By Laura Cowen, medwireNews Reporter
Using the most recent diagnostic criteria increases the prevalence of mixed features in patients with bipolar disorder more than threefold, study findings indicate.
Of 331 patients diagnosed with bipolar disorder according to the Diagnostic and Statistical Manual of Mental Disorders, 4th Edition, Text Revision (DSM-IV-TR) criteria between 2003 and 2013, 6.0% were classed as having mixed episodes.
However, this rate increased significantly to 19.6% when Won-Myong Bahk (The Catholic University of Korea, Seoul, South Korea) and colleagues recategorised the patients according to the DSM, Fifth Edition (DSM-5) criteria.
The researchers explain that, according to the DSM-IV-TR criteria “the diagnosis of a mixed episode applies only to patients with bipolar I disorder who exhibit the simultaneous presence of full manic and full depressive symptoms for at least 1 week.”
This narrow definition was expanded in DSM-5 to take “a more dimensional perspective” that includes the ‘with mixed features’ specifier. This specifier can be applied to episodes of mania/hypomania in which depressive features are present and to episodes of depression in the context of major depressive disorder or bipolar disorder when features of mania/hypomania are present, says the team.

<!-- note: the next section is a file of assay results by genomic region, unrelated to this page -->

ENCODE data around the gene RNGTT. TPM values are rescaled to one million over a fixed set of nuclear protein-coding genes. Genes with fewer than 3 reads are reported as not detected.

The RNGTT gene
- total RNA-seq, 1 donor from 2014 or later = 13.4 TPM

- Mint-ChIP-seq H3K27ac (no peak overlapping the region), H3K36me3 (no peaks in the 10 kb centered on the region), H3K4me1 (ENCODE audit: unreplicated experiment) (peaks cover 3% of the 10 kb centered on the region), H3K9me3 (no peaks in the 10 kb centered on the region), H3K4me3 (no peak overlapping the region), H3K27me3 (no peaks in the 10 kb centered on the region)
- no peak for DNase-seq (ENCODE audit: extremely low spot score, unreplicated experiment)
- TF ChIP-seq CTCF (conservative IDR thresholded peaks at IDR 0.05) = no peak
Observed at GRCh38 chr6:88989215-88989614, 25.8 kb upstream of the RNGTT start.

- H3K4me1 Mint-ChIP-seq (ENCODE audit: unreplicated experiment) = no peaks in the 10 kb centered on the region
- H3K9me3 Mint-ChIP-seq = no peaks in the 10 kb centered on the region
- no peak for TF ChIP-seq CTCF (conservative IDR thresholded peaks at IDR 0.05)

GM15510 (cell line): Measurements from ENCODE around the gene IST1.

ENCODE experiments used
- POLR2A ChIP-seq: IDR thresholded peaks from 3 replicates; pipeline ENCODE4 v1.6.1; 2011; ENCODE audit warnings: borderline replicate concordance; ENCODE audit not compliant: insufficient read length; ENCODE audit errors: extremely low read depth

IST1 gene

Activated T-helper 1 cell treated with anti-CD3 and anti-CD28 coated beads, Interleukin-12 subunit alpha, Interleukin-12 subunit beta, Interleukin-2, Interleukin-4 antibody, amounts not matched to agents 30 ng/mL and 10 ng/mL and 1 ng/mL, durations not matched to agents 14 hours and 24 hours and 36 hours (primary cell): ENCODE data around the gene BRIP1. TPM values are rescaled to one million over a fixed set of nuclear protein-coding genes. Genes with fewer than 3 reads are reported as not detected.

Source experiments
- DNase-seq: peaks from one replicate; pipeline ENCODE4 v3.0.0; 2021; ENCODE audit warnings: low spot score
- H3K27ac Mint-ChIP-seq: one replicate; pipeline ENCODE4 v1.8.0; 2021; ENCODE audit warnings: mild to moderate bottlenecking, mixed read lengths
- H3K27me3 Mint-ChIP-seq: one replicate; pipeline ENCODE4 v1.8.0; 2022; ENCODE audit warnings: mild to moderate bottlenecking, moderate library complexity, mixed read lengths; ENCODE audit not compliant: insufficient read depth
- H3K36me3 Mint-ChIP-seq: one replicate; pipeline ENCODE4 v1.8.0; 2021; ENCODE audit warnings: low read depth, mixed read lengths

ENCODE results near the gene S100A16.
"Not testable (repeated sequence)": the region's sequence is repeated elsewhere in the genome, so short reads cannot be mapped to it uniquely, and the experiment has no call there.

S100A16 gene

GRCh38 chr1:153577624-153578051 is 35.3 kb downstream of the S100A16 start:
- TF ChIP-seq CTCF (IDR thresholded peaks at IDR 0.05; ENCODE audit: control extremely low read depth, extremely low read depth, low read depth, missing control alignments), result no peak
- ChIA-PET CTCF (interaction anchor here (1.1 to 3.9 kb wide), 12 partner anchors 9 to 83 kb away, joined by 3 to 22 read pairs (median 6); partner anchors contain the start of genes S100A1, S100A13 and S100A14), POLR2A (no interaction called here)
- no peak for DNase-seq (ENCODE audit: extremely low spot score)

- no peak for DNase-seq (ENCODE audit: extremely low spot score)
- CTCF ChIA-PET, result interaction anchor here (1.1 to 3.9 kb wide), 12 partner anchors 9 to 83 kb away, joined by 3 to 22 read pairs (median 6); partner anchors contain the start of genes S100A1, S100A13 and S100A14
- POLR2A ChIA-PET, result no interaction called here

In the present study, 59.5% of the mood episodes were manic/hypomanic, 34.4% were depressed, and 6.0% were mixed episodes when the patients were diagnosed according to the DSM-IV-TR criteria.
However, when using the DSM-5 definition and the ‘with mixed features’ specifier, 49.8% of mood episodes were manic/hypomanic, 30.5% were depressed, 15.7% were manic/hypomanic episodes with mixed features, and 3.9% were depressed episodes with mixed features.
“The additional patients identified using the DSM-5 criteria may represent patients with sub-syndromal and non-overlapping mixed features and could indicate that patients with mixed features are underdiagnosed”, Bahk et al remark.
Compared with patients without mixed features, those with mixed features had a significantly younger age of onset (21.6 vs 34.2 years), younger age at hospitalisation (25.2 vs 43.8 years), more frequent hospitalisations for mixed episodes (0.2 vs 0) and a tendency for a greater suicide risk (20.0 vs 7.1%) compared with patients without mixed features.
Writing in the Journal of Affective Disorders, Bahk and co-authors conclude that the differences they observed when patients were reclassified according to DSM-5 criteria “will help to identify bipolar disorder patients with mixed features in clinical practice and further the understanding of the clinical course, clinical characteristics, and pharmacological treatment of this bipolar disorder subtype.”
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